Friday, July 8, 2016

Santi Costanzo - Deeprint (Improvvisatore Involontario, 2016)

At the beginning in the 1950s there was bebop, with his harmonic complexities. Then, in the 1960s, you had free jazz, with his stress on the melodic aspects of music and glossolalia. Then again, in the 1970s, it was the time of the Chicago avant garde, with his attempt to revisite the structures of the music and its openness to contemporary music, and the European improvised music, with every musician involved in creating their own language detached completely from the blues. And finally, in the 1980s and 1990s, it was the time of the post-modern avant garde, with the likes of John Zorn, Ikue Mori, Zeena Parkins, in which languages were colliding to create games with codes.

What happened in the 2000s? In part you have young musicians as Mary Halvorsom, who works on creating a language of its own collaborating with masters as Anthony Braxton, pushing the evolution on the next level, on the other hand you have a myriads of others young musicians who are not part of a movement – not at least while developing their own language – who are creating music taking here and there from the history of music itself; they have for sure mentors and masters, but they don't affect necessarily their development as musicians.

This younger generation explore the values of the music that came before them and then they pick some elements useful to create their own experimentations. But this time, there's no such a movement on their back. They're lonely. I called this music 'post avant garde', and the record Triplain by Paolo Sorge (reviewed here) is a good example of this music. On the other hand you have Sorge's scholar Santi Costanzo, who is clearly another representative member of this 'post avant garde' style.

His new record Deeprint (Improvvisatore Involontario, 2016) is a good example of this new tendency. As the guitarist-composer affirms, this record has three elements: seriality, extemporaneous composition, and free improvisation. Seriality is a reference to the classical contemporary music of the XX century, and it's related to melodic, polyphonic and polyrhithmic aspects of the music. Extemporaneous composition is present in the Prologue and Epilogue of the record, while free improvisation is sometimes guided through the use of conductions.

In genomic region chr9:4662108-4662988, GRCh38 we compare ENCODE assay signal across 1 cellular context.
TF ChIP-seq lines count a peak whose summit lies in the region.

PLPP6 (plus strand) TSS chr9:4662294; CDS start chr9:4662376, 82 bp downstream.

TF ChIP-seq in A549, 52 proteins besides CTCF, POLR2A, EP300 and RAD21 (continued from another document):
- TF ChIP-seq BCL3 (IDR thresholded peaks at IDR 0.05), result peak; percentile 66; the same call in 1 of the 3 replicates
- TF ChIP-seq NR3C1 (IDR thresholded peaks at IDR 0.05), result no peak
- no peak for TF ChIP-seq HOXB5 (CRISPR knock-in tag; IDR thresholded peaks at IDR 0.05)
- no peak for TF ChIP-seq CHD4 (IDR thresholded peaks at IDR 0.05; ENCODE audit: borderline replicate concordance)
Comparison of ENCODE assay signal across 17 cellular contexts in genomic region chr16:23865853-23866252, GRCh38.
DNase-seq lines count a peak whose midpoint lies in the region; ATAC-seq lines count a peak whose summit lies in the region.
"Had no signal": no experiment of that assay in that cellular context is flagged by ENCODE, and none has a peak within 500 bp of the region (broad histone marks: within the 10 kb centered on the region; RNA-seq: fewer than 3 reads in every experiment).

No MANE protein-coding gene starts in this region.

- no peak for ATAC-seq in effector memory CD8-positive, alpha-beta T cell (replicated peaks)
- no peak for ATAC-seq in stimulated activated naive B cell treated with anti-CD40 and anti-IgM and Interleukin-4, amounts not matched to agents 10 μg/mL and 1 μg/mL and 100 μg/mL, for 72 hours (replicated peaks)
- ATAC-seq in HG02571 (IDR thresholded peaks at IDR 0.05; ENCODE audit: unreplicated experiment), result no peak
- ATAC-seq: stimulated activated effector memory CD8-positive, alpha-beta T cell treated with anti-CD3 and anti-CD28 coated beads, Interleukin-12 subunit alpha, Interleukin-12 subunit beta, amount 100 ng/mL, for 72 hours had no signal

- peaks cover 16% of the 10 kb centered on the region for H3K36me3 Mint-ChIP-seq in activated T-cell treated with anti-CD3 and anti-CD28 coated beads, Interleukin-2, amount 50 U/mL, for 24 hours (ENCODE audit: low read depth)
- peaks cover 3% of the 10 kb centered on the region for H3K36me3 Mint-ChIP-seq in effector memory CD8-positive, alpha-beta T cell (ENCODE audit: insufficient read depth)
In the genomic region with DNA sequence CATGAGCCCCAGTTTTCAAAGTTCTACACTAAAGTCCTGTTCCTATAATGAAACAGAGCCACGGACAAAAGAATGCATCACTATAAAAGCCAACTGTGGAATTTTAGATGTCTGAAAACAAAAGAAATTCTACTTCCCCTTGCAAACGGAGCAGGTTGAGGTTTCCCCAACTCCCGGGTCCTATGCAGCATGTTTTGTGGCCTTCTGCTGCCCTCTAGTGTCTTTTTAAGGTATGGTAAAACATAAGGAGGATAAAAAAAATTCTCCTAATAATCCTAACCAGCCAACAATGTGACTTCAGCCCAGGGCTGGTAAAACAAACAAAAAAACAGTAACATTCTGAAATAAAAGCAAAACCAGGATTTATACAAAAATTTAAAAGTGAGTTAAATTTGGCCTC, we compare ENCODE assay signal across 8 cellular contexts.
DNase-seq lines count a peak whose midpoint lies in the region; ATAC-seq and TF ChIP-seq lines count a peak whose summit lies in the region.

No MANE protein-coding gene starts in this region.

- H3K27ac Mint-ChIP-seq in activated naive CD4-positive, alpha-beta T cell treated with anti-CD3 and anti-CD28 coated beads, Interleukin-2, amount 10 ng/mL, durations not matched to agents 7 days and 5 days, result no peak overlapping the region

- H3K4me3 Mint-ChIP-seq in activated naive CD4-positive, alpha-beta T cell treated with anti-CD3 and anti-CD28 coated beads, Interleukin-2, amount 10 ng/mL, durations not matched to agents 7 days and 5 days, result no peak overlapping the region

What is this music we're talking about here? It is still avant-garde? The press talked for a long time about 'post-rock' during the 2000s, and it was a music thatwas opening for sure the boundaries of rock music. But it is this 'post avant garde' music opening the boundaries of the avant-garde? For sure no. It is music you can enjoy through more listenings, finding new nuances every time, as it ever happens with complex music. But it is a music, at least as far as we listened to nowadays, that draw elements from the past.

It is nostalgic music for nostalgic times, and I want to state that this is not the fault of the single musicians, but it is fault of our times: every art is becoming more and more conservative, and this is what's happening also to music. But first become politics. They're influencing music, as far as I can hear. What we can do, so? First thing is try to know everything about the past of music – that's why Complete Communion is devoted to document the AACM, the free jazz movement and recently also contemporary music, with the biography of Iannis Xenakis you all read this week.

We need to deepen the past of avant garde music, we need to master it, we need to know more about it. This is an era in which musicians are left alone, they have difficulties in sharing their music, they have difficulties in creating it. There's no such a movement as they were in the past. This is an era of nostalgia: everybody is looking at the past, and is trying to travel across countries that were still covered. We need to widen our knowledge of the past, in order to help the music to find out new ways to express itself.

As far as this record, I invite you to listen carefully this quartet, since its combination of atonality, electric guitar, free movements of the horns and polyrhythms will not let you disappointed. But I invite you also to discover the music of the past, so come back to my Xenakis biography and start listening to new worlds. This is a strange era, and we need all our resources to put the barricades in their correct order again, to not let pass the Order of Homogenisation.

Line Up: Santi Costanzo, guitar and composition; Fabio Tiralongo, flute, soprano and tenor saxophone; Carlo Cattaneo, alto flute and baritone saxophone; Alessandro Borgia, drums. Tracklist: Prologo, Lai, Audire Aude!, Jumpfive, Milea, Sphere Theories, Ziqqurat, Epilogo

Santi Costanzo Official Website Here you can listen to some previews of the album

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